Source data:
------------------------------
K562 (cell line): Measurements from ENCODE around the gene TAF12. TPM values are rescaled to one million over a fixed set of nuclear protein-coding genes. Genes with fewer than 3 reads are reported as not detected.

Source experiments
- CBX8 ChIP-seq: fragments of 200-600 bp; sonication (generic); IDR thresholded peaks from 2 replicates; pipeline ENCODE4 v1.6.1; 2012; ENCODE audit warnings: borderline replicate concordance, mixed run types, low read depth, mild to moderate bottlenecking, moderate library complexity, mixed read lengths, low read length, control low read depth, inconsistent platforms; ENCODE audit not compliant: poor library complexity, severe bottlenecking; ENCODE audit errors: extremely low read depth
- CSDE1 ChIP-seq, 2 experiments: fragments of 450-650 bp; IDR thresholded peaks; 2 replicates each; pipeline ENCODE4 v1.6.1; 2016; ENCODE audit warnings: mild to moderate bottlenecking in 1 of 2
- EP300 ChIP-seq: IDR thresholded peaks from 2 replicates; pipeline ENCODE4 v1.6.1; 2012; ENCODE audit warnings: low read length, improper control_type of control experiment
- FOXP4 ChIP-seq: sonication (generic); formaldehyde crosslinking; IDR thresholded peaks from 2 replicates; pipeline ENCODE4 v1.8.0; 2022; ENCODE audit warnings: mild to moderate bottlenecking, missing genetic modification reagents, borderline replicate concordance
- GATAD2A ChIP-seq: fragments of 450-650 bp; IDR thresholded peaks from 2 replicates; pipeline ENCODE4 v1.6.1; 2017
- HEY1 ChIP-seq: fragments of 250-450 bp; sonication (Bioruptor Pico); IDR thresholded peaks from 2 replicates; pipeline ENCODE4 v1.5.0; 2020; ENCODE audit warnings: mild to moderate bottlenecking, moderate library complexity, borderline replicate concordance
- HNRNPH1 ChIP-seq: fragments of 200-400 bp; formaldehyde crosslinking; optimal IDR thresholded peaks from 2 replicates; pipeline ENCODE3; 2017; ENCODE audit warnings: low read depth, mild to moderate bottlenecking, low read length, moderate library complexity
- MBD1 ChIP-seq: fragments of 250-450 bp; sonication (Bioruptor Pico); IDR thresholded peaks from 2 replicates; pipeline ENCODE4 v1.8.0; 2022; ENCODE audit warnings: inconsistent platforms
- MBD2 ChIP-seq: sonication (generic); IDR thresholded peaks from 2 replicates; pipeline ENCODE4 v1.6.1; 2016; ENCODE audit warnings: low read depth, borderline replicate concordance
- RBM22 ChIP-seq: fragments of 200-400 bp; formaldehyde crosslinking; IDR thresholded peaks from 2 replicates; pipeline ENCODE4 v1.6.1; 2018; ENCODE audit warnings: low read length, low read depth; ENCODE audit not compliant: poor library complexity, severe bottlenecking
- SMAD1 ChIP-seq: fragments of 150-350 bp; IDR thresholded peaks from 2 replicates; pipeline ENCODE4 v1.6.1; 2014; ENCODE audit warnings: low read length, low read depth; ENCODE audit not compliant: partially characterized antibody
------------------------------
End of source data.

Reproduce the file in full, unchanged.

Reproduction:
K562 (cell line): Measurements from ENCODE around the gene TAF12. TPM values are rescaled to one million over a fixed set of nuclear protein-coding genes. Genes with fewer than 3 reads are reported as not detected.

Source experiments
- CBX8 ChIP-seq: fragments of 200-600 bp; sonication (generic); IDR thresholded peaks from 2 replicates; pipeline ENCODE4 v1.6.1; 2012; ENCODE audit warnings: borderline replicate concordance, mixed run types, low read depth, mild to moderate bottlenecking, moderate library complexity, mixed read lengths, low read length, control low read depth, inconsistent platforms; ENCODE audit not compliant: poor library complexity, severe bottlenecking; ENCODE audit errors: extremely low read depth
- CSDE1 ChIP-seq, 2 experiments: fragments of 450-650 bp; IDR thresholded peaks; 2 replicates each; pipeline ENCODE4 v1.6.1; 2016; ENCODE audit warnings: mild to moderate bottlenecking in 1 of 2
- EP300 ChIP-seq: IDR thresholded peaks from 2 replicates; pipeline ENCODE4 v1.6.1; 2012; ENCODE audit warnings: low read length, improper control_type of control experiment
- FOXP4 ChIP-seq: sonication (generic); formaldehyde crosslinking; IDR thresholded peaks from 2 replicates; pipeline ENCODE4 v1.8.0; 2022; ENCODE audit warnings: mild to moderate bottlenecking, missing genetic modification reagents, borderline replicate concordance
- GATAD2A ChIP-seq: fragments of 450-650 bp; IDR thresholded peaks from 2 replicates; pipeline ENCODE4 v1.6.1; 2017
- HEY1 ChIP-seq: fragments of 250-450 bp; sonication (Bioruptor Pico); IDR thresholded peaks from 2 replicates; pipeline ENCODE4 v1.5.0; 2020; ENCODE audit warnings: mild to moderate bottlenecking, moderate library complexity, borderline replicate concordance
- HNRNPH1 ChIP-seq: fragments of 200-400 bp; formaldehyde crosslinking; optimal IDR thresholded peaks from 2 replicates; pipeline ENCODE3; 2017; ENCODE audit warnings: low read depth, mild to moderate bottlenecking, low read length, moderate library complexity
- MBD1 ChIP-seq: fragments of 250-450 bp; sonication (Bioruptor Pico); IDR thresholded peaks from 2 replicates; pipeline ENCODE4 v1.8.0; 2022; ENCODE audit warnings: inconsistent platforms
- MBD2 ChIP-seq: sonication (generic); IDR thresholded peaks from 2 replicates; pipeline ENCODE4 v1.6.1; 2016; ENCODE audit warnings: low read depth, borderline replicate concordance
- RBM22 ChIP-seq: fragments of 200-400 bp; formaldehyde crosslinking; IDR thresholded peaks from 2 replicates; pipeline ENCODE4 v1.6.1; 2018; ENCODE audit warnings: low read length, low read depth; ENCODE audit not compliant: poor library complexity, severe bottlenecking
- SMAD1 ChIP-seq: fragments of 150-350 bp; IDR thresholded peaks from 2 replicates; pipeline ENCODE4 v1.6.1; 2014; ENCODE audit warnings: low read length, low read depth; ENCODE audit not compliant: partially characterized antibody